"If he'd have been there, we'd have found him," sheriff's Sgt. Charlie Ellison said. The U.S. Coast Guard, Customs Service and Florida Fish and Wildlife Conservation Commission also took part in the search.

    Along with searching for Stevens, officials were trying to piece together what happened Wednesday night. A friend said Stevens called him sometime after 9 p.m. Authorities learned of the emergency about 10 p.m.

    "We're trying to corroborate physical evidence with witness statements," said Gary Morse, a conservation commission spokesman.

    Peacock told officials he was not steering at the time of the accident, Morse said.

    The boat was going more than 15 mph, "a high rate of speed," he said. There is no speed limit in the waterway where the accident occurred. The channel marker has reflector tape.

    "These buoys are relatively easy to see if you're looking for them," Morse said.

    He said the boat had a spotlight and radar onboard, and that both could have picked up the marker. But he did not know if they were working.

    The men were not wearing life jackets, he said. The water around the marker is 11 to 14 feet deep, Ellison said.

    The collision left Peacock with a concussion, whiplash, many bruises and a cut on his forehead that took 10 stitches to close. He was treated at Helen Ellis Memorial Hospital and released, said his wife, Shannon Peacock.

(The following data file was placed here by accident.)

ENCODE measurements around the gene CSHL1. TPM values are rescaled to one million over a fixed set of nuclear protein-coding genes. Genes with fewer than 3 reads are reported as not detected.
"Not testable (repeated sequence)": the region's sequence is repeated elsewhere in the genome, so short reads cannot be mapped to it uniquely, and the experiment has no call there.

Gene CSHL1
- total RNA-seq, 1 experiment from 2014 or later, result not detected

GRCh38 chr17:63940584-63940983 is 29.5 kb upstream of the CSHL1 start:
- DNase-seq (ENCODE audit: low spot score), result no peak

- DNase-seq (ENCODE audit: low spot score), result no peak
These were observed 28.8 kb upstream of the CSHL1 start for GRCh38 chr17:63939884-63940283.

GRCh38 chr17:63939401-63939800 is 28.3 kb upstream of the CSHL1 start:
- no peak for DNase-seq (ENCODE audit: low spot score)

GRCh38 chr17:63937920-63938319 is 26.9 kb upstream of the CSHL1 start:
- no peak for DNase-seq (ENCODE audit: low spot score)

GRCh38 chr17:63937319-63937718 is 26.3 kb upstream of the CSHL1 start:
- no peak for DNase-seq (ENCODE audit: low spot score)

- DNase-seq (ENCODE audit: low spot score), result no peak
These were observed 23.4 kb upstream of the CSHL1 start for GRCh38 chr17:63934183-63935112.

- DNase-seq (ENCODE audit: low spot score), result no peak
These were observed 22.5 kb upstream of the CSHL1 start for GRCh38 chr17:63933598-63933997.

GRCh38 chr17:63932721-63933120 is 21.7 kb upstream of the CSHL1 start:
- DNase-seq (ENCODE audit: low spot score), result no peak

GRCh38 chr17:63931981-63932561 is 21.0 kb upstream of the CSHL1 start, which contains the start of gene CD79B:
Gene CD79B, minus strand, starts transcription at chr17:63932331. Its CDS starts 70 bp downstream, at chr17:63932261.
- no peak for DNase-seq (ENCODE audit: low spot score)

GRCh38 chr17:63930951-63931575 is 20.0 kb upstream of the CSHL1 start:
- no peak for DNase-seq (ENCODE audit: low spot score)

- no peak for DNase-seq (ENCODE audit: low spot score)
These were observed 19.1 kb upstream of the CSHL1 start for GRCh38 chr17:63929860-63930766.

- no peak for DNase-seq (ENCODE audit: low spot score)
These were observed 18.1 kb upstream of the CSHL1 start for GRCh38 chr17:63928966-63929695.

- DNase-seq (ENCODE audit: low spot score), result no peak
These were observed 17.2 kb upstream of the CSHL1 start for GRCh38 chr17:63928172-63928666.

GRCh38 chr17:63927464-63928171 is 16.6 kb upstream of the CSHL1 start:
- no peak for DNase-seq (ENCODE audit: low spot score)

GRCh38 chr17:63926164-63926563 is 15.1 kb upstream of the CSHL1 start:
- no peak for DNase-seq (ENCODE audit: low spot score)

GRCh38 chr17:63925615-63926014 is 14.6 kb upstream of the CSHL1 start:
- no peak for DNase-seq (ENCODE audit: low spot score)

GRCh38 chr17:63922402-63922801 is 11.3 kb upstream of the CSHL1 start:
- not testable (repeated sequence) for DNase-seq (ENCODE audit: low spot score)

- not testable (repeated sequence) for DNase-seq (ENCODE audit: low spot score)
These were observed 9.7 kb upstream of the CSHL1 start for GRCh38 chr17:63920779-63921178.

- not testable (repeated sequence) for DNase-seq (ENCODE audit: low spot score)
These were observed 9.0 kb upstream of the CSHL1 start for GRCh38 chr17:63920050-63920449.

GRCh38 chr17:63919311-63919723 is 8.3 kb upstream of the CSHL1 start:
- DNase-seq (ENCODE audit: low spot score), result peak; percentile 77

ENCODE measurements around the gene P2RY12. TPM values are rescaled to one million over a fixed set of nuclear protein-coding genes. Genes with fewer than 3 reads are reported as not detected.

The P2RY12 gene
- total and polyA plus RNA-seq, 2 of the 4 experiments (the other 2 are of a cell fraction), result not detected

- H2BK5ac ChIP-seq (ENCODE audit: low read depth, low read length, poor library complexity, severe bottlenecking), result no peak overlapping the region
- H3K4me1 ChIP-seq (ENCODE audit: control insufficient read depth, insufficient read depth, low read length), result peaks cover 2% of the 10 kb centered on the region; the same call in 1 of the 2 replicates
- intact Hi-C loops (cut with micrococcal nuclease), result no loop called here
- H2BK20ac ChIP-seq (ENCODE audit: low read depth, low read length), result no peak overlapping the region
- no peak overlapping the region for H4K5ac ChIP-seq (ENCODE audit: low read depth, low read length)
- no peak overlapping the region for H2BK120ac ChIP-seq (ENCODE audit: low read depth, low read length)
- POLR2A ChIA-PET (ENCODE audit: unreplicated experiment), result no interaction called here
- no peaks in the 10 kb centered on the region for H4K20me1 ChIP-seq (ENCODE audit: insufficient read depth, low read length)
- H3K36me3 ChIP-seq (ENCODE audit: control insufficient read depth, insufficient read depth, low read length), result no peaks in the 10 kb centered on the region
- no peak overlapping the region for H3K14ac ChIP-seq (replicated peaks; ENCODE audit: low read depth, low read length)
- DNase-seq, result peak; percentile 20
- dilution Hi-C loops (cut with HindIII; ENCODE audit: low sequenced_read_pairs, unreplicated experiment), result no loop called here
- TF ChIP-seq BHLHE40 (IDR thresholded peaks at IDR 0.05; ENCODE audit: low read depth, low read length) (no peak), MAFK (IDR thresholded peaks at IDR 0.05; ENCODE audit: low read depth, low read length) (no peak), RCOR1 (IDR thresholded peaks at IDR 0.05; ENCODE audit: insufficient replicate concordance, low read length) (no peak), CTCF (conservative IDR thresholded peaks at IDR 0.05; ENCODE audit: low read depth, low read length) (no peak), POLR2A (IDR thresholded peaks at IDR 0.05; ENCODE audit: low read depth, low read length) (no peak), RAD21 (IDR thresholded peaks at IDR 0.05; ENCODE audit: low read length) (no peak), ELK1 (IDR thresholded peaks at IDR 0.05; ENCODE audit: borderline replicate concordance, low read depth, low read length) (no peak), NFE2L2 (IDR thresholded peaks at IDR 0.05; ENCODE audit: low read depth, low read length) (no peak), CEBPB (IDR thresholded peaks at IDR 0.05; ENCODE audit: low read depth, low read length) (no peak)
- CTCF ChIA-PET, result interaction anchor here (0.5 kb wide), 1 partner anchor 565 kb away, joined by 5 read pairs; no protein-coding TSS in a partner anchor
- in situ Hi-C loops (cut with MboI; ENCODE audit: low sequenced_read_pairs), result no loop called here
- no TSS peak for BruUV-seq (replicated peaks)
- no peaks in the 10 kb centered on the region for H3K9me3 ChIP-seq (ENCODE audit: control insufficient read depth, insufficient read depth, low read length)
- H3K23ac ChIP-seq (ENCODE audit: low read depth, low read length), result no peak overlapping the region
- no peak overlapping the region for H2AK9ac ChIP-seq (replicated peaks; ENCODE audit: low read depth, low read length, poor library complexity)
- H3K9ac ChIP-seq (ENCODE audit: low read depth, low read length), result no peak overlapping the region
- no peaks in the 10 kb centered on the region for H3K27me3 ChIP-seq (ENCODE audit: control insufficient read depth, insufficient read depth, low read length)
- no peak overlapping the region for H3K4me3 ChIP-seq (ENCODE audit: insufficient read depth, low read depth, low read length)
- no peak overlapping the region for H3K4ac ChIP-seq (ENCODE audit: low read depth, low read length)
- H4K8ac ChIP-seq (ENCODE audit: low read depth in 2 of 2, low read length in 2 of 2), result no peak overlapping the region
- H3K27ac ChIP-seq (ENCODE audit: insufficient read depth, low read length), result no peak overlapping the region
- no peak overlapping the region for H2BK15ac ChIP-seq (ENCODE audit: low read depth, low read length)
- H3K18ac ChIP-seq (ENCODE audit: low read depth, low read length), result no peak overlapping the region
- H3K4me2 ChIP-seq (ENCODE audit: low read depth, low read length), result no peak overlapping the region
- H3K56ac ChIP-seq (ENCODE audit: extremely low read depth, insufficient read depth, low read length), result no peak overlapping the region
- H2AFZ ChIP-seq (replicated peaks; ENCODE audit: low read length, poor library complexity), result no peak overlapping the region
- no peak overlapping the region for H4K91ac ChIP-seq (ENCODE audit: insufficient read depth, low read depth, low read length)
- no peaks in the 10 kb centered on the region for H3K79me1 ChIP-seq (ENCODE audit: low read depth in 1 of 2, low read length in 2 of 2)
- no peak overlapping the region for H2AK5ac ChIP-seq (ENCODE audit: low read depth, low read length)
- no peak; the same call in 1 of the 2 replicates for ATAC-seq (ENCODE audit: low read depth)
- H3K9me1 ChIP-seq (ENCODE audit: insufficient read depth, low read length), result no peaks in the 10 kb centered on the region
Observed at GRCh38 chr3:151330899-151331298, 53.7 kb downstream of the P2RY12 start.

Mrs. Peacock said her husband has been distraught since the accident. He told her that after he awakened on the boat, he searched for Stevens, then dived overboard and swam around looking for him, returning to the boat when it started to drift away. He had to work on the damaged radio to call the Coast Guard and set off flares to help rescuers find the boat.

    He called her from the hospital, saying, "He's missing. You have to find him."

    The Peacocks own Peacock's Professional Cleaning, which cleans newly built houses, and Stevens has worked for the couple on and off for three years.

    Stevens grew up in Palm Harbor and also has worked as an auto and boat detailer, said his friend and housemate, Danny Walling of Tarpon Springs. He was getting ready to apply for a job with a lawn treatment company.

    "He's a good guy," said Walling, who also called him a big Tampa Bay Buccaneers fan and a lover of the outdoors.

    As searchers returned to the dock at the Anclote River Park late Thursday afternoon, Walling said he was disturbed that they didn't stay out longer.

    A few miles away, Mrs. Peacock said Stevens' friends were talking about organizing their own search in the hope that he survived. She hopes that he made it to one of the sandbars off shore where a boater could find him.

    "You never know," she said. "You never think the worst. I'm just going to do what I can to try to find him. . . . He could have drifted into the mangroves and be hanging onto the wood and be hurt. I know he's a fighter."

    - Times researcher Cathy Wos contributed to this report. Richard Danielson can be reached at 727 771-4311 or [email protected]